I’ve been a bit of a hypocrite.
I love – to the point of not being able to live without – my iPod. Without question one of the most significant inventions of my lifetime. Most of you know I love my music and spend untold hours searching for new bands and new music rather than working. Finding something new and good is still exhilarating to me; it can put me in a good mood for days.
Contrary to what you usually read here, I do have good moods.
With the inventions of iPod docking stations (one of which resides on my desk and is cranking out the new, fun, and totally rocking Futureheads right now), music is more accessible, portable and shareable than at any time in our history. This isn’t just a good thing, it’s a great thing.
Sadly, Apple tied the greatest music invention since the amp into their cumbersome, chaotic, over priced and highly corporate iTunes. Simply put, I fucking hate iTunes.
To be clear, I love the concept of an online, digital music store, but iTunes took that idea and corrupted it to the point of uselessness. They plastered digital rights management all over their songs that I still have music I can’t get on my any other iPod without using pirated, third party software. The last time I reimaged my laptop it took me days – fucking days – to get music I had already paid for back onto my iPod. Oh, it was there, but the newly installed iTunes thought it was unlicensed music and refused to sync it back to my iPod.
What? Fuck you, iTunes. I paid for this, I have listened to it hundreds of times, I want it back. How dare you?!!
Granted, it seems like the DRM bullshit is behind us, but iTunes still has its own proprietary music format (M4A) that won’t play on any other music player. Was there something wrong with MP3s, Apple? Of course not, they just wanted to make everyone else miserable by using a technology that only works with their products. Rather than setting an industry standard for digital music, they reinvented the wheel and wreaked havoc. Well done, douchebags.
It’s also confusing that I’m paying the same amount for a digital copy of an album as I do if I walked down to Newbury Comics and bought the physical CD. There is no packaging and transportation costs for the record company, so why am I still paying between ten and fifteen dollars just to download music?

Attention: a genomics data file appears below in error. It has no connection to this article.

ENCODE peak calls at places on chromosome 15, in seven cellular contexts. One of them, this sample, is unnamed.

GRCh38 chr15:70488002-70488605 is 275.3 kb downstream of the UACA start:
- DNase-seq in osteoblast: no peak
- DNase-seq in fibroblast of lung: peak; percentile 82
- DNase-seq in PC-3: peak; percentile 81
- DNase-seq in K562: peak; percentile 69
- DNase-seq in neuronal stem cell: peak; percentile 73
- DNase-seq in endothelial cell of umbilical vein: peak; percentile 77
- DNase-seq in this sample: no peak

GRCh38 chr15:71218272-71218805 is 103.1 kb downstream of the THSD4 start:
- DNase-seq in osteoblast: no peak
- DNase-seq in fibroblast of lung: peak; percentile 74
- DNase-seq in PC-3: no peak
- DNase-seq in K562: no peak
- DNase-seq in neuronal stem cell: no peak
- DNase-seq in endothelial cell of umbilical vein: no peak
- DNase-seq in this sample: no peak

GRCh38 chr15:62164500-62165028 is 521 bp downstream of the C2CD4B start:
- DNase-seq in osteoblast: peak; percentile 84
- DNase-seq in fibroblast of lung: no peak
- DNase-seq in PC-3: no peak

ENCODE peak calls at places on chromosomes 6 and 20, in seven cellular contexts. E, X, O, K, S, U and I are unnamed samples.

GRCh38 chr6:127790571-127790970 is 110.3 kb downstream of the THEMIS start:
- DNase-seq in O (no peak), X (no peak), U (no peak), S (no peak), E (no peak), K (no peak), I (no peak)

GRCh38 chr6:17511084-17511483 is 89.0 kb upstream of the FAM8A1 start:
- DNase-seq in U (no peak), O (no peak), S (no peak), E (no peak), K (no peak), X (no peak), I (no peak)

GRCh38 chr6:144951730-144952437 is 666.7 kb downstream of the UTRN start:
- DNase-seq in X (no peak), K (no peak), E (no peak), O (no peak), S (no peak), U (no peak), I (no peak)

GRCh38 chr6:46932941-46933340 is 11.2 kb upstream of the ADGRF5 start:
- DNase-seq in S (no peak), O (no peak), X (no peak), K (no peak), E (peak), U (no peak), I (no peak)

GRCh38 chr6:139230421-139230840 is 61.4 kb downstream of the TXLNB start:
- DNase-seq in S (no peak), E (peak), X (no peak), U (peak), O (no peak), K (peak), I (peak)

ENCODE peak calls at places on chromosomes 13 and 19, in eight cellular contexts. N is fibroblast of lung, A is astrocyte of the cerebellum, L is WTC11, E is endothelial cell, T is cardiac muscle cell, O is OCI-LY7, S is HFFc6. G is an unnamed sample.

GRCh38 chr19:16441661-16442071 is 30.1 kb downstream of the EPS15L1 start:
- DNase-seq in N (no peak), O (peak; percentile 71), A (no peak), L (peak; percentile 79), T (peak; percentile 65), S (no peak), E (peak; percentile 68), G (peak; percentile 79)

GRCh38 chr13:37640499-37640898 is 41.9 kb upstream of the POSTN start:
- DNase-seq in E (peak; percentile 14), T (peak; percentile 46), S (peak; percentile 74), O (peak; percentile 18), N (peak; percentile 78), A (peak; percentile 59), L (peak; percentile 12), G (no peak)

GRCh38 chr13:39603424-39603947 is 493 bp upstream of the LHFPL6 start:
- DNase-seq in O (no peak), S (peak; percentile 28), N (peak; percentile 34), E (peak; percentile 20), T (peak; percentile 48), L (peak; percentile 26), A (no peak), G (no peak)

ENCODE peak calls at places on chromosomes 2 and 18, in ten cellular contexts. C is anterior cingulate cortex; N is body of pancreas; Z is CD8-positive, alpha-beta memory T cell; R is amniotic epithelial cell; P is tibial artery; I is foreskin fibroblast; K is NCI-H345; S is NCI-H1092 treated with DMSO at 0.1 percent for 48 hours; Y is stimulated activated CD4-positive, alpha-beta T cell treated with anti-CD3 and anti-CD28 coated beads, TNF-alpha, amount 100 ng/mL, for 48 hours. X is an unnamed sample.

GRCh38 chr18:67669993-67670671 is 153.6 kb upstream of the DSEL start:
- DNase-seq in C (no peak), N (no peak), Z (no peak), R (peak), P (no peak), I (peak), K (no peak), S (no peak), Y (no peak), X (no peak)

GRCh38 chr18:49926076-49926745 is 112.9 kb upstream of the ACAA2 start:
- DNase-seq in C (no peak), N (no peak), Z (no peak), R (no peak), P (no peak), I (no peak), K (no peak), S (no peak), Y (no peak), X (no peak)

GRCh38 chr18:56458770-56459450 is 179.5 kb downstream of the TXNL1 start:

There have also been incidents regarding Apple insisting on existing customers ‘upgrading’ iTunes to the latest version; claiming the update patches some bugs and makes things run smoother. Only the real reason is to disable certain functions they forgot to plug before. For example, if you had an iPhone – one you paid for – and you managed to get it to work on your Verizon network, Apple pushed out a ‘patch’ that basically disabled all networks except AT&T. That’s right. A patch that left your phone useless. Thanks, Apple! I only paid $600 for this and now you’ve ruined it.
I would like to point out that having the iPhone only available for AT&T customers is disturbingly incestuous to begin with, but to purposely fuck over anyone that decided not to follow their rules raises all sorts of ethical questions. It’s not Apple’s iPod or iPhone, it’s yours. They just made it and sold it to you. Imagine if Dell decided it didn’t want Linux running on your computer and sent out a ‘patch’ that made it impossible for anything but Windows to run. Would you be pissed? Would there be worldwide outrage?
Thankfully, I found an alternate and more reliable outlet for my musical trends. It’s called Lala.com and greatly improved how digital music can be used. Not only is every single song completely free of any digital rights handcuffs, but it’s cheaper and uses the proven MP3 format so you can play the tunes on any player you choose. Hell, my CD player recognizes the MP3 format, so I could burn 150 songs and crank it while driving to New Hampshire.
But that’s just the beginning. Lala offers a virtual storage place for all you music. You can upload and store songs so you can access them from any computer anywhere in the world. You can also buy an ‘online’ version of an album for 99 cents instead of seven bucks that will allow you to stream it over your computer.
Even better: they let you listen to all songs, all the way through, one time. No useless thirty second sound bites. One time you can listen to an entire album all the way through. After that you can either buy or just listen to a sample. Unlike some other online music store I could mention. Oh, right. I already have.
Are you sensing where this is going?
My worlds collided in December when I learned Apple bought Lala. Fuck! I tried to talk myself out of any bad things stemming from this takeover, but I’ve been leery and anxious for months.
Today the other shoe kicked me in the face. I received an email from my Lala subscription service that reads ‘Lala will be discontinuing service on May 31, 2010’. Once again, Apple is proudly and loudly giving the music world the middle finger. Rather than incorporating Lala’s ingenuity and flexibility, they’re simply shutting down the competition.
I’m officially depressed.
So I’m asking you all for help. And hope.
Let me know if you have any MP3 or music sites where you can legally listen to and buy music. I’m trying to keep as much money away from Apple as possible and this shut down of Lala is the last straw.
In the meantime, I’ll be drinking away my sorrows and cranking my music in attempt to block out the sadness.
Today’s distraction: Creative use of a water tower in downtown Minneapolis. This faces the new baseball field so I’m really hoping they can program this to go nuts whenever a Twin player hits a home run.